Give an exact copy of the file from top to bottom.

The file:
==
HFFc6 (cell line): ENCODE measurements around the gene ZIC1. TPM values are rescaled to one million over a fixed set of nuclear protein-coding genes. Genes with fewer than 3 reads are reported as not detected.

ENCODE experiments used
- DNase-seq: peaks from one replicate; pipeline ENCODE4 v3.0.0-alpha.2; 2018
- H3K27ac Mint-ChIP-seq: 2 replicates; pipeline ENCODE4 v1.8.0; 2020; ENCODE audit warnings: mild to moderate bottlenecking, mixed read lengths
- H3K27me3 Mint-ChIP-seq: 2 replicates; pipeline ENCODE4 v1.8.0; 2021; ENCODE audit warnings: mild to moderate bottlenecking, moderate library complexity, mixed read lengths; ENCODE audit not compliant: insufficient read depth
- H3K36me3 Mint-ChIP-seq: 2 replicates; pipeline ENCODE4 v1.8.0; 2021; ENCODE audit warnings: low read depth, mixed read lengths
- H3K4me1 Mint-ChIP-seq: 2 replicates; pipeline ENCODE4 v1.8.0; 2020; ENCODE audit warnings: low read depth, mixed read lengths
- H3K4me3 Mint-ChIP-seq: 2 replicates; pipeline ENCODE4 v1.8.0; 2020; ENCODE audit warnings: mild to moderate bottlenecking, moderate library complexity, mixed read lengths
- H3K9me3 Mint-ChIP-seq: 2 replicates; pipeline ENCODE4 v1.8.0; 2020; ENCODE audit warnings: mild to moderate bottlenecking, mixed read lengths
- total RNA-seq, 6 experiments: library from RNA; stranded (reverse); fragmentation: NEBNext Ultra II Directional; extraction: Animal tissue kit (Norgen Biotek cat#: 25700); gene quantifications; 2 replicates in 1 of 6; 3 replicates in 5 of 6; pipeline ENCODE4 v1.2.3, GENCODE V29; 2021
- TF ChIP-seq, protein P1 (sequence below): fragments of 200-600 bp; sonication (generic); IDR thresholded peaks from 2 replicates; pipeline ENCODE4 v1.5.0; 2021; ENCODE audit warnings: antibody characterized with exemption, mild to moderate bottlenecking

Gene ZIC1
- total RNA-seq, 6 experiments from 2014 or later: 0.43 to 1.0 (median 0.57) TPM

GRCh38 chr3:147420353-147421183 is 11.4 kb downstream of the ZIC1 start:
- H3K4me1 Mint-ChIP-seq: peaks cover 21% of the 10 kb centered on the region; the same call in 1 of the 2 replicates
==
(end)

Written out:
HFFc6 (cell line): ENCODE measurements around the gene ZIC1. TPM values are rescaled to one million over a fixed set of nuclear protein-coding genes. Genes with fewer than 3 reads are reported as not detected.

ENCODE experiments used
- DNase-seq: peaks from one replicate; pipeline ENCODE4 v3.0.0-alpha.2; 2018
- H3K27ac Mint-ChIP-seq: 2 replicates; pipeline ENCODE4 v1.8.0; 2020; ENCODE audit warnings: mild to moderate bottlenecking, mixed read lengths
- H3K27me3 Mint-ChIP-seq: 2 replicates; pipeline ENCODE4 v1.8.0; 2021; ENCODE audit warnings: mild to moderate bottlenecking, moderate library complexity, mixed read lengths; ENCODE audit not compliant: insufficient read depth
- H3K36me3 Mint-ChIP-seq: 2 replicates; pipeline ENCODE4 v1.8.0; 2021; ENCODE audit warnings: low read depth, mixed read lengths
- H3K4me1 Mint-ChIP-seq: 2 replicates; pipeline ENCODE4 v1.8.0; 2020; ENCODE audit warnings: low read depth, mixed read lengths
- H3K4me3 Mint-ChIP-seq: 2 replicates; pipeline ENCODE4 v1.8.0; 2020; ENCODE audit warnings: mild to moderate bottlenecking, moderate library complexity, mixed read lengths
- H3K9me3 Mint-ChIP-seq: 2 replicates; pipeline ENCODE4 v1.8.0; 2020; ENCODE audit warnings: mild to moderate bottlenecking, mixed read lengths
- total RNA-seq, 6 experiments: library from RNA; stranded (reverse); fragmentation: NEBNext Ultra II Directional; extraction: Animal tissue kit (Norgen Biotek cat#: 25700); gene quantifications; 2 replicates in 1 of 6; 3 replicates in 5 of 6; pipeline ENCODE4 v1.2.3, GENCODE V29; 2021
- TF ChIP-seq, protein P1 (sequence below): fragments of 200-600 bp; sonication (generic); IDR thresholded peaks from 2 replicates; pipeline ENCODE4 v1.5.0; 2021; ENCODE audit warnings: antibody characterized with exemption, mild to moderate bottlenecking

Gene ZIC1
- total RNA-seq, 6 experiments from 2014 or later: 0.43 to 1.0 (median 0.57) TPM

GRCh38 chr3:147420353-147421183 is 11.4 kb downstream of the ZIC1 start:
- H3K4me1 Mint-ChIP-seq: peaks cover 21% of the 10 kb centered on the region; the same call in 1 of the 2 replicates